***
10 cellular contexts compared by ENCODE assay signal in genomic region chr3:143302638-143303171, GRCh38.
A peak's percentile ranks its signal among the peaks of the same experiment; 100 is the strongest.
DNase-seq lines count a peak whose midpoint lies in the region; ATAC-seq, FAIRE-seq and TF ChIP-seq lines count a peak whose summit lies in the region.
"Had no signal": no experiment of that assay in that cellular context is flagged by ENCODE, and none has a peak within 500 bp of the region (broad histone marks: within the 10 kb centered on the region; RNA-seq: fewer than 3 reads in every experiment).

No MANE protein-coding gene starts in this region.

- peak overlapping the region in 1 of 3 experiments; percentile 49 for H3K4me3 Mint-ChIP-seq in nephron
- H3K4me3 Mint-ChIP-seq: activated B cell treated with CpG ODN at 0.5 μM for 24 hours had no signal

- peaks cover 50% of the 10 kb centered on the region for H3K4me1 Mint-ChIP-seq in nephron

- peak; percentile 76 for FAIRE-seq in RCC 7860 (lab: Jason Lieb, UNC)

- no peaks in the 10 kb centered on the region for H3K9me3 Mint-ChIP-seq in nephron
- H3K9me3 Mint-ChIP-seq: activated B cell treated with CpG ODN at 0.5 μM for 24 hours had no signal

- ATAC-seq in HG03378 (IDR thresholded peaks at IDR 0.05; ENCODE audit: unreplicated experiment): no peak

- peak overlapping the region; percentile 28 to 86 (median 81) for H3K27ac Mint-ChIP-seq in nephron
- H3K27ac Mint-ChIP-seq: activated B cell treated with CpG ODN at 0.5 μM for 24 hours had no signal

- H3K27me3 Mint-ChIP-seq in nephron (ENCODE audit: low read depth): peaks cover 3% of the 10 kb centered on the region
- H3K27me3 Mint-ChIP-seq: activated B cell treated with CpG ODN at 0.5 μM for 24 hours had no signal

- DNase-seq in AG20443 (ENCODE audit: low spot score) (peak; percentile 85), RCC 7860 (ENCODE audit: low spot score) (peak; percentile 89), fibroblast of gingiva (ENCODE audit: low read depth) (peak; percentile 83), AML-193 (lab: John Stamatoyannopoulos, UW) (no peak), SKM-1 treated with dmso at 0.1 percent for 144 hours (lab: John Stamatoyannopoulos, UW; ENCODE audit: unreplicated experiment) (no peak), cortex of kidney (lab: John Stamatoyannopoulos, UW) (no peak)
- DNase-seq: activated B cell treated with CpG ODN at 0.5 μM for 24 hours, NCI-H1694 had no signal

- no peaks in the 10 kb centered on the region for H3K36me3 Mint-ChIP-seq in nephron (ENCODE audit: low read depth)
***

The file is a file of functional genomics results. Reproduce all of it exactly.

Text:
10 cellular contexts compared by ENCODE assay signal in genomic region chr3:143302638-143303171, GRCh38.
A peak's percentile ranks its signal among the peaks of the same experiment; 100 is the strongest.
DNase-seq lines count a peak whose midpoint lies in the region; ATAC-seq, FAIRE-seq and TF ChIP-seq lines count a peak whose summit lies in the region.
"Had no signal": no experiment of that assay in that cellular context is flagged by ENCODE, and none has a peak within 500 bp of the region (broad histone marks: within the 10 kb centered on the region; RNA-seq: fewer than 3 reads in every experiment).

No MANE protein-coding gene starts in this region.

- peak overlapping the region in 1 of 3 experiments; percentile 49 for H3K4me3 Mint-ChIP-seq in nephron
- H3K4me3 Mint-ChIP-seq: activated B cell treated with CpG ODN at 0.5 μM for 24 hours had no signal

- peaks cover 50% of the 10 kb centered on the region for H3K4me1 Mint-ChIP-seq in nephron

- peak; percentile 76 for FAIRE-seq in RCC 7860 (lab: Jason Lieb, UNC)

- no peaks in the 10 kb centered on the region for H3K9me3 Mint-ChIP-seq in nephron
- H3K9me3 Mint-ChIP-seq: activated B cell treated with CpG ODN at 0.5 μM for 24 hours had no signal

- ATAC-seq in HG03378 (IDR thresholded peaks at IDR 0.05; ENCODE audit: unreplicated experiment): no peak

- peak overlapping the region; percentile 28 to 86 (median 81) for H3K27ac Mint-ChIP-seq in nephron
- H3K27ac Mint-ChIP-seq: activated B cell treated with CpG ODN at 0.5 μM for 24 hours had no signal

- H3K27me3 Mint-ChIP-seq in nephron (ENCODE audit: low read depth): peaks cover 3% of the 10 kb centered on the region
- H3K27me3 Mint-ChIP-seq: activated B cell treated with CpG ODN at 0.5 μM for 24 hours had no signal

- DNase-seq in AG20443 (ENCODE audit: low spot score) (peak; percentile 85), RCC 7860 (ENCODE audit: low spot score) (peak; percentile 89), fibroblast of gingiva (ENCODE audit: low read depth) (peak; percentile 83), AML-193 (lab: John Stamatoyannopoulos, UW) (no peak), SKM-1 treated with dmso at 0.1 percent for 144 hours (lab: John Stamatoyannopoulos, UW; ENCODE audit: unreplicated experiment) (no peak), cortex of kidney (lab: John Stamatoyannopoulos, UW) (no peak)
- DNase-seq: activated B cell treated with CpG ODN at 0.5 μM for 24 hours, NCI-H1694 had no signal

- no peaks in the 10 kb centered on the region for H3K36me3 Mint-ChIP-seq in nephron (ENCODE audit: low read depth)